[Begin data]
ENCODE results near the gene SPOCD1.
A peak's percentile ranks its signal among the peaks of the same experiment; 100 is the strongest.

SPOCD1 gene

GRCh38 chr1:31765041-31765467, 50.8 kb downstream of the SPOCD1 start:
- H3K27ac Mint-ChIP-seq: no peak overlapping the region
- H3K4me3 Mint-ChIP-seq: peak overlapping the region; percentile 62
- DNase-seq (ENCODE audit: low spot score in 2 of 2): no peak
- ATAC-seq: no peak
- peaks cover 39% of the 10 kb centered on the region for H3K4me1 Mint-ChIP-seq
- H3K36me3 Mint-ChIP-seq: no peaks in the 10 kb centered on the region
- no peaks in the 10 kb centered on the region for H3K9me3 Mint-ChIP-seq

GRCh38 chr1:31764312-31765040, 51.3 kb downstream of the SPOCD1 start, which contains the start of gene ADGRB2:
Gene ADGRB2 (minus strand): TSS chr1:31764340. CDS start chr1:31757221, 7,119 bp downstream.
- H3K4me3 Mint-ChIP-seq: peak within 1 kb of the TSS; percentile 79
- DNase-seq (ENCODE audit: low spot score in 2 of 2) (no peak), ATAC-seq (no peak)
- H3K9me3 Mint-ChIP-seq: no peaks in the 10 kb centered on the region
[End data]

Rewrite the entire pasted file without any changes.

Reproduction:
ENCODE results near the gene SPOCD1.
A peak's percentile ranks its signal among the peaks of the same experiment; 100 is the strongest.

SPOCD1 gene

GRCh38 chr1:31765041-31765467, 50.8 kb downstream of the SPOCD1 start:
- H3K27ac Mint-ChIP-seq: no peak overlapping the region
- H3K4me3 Mint-ChIP-seq: peak overlapping the region; percentile 62
- DNase-seq (ENCODE audit: low spot score in 2 of 2): no peak
- ATAC-seq: no peak
- peaks cover 39% of the 10 kb centered on the region for H3K4me1 Mint-ChIP-seq
- H3K36me3 Mint-ChIP-seq: no peaks in the 10 kb centered on the region
- no peaks in the 10 kb centered on the region for H3K9me3 Mint-ChIP-seq

GRCh38 chr1:31764312-31765040, 51.3 kb downstream of the SPOCD1 start, which contains the start of gene ADGRB2:
Gene ADGRB2 (minus strand): TSS chr1:31764340. CDS start chr1:31757221, 7,119 bp downstream.
- H3K4me3 Mint-ChIP-seq: peak within 1 kb of the TSS; percentile 79
- DNase-seq (ENCODE audit: low spot score in 2 of 2) (no peak), ATAC-seq (no peak)
- H3K9me3 Mint-ChIP-seq: no peaks in the 10 kb centered on the region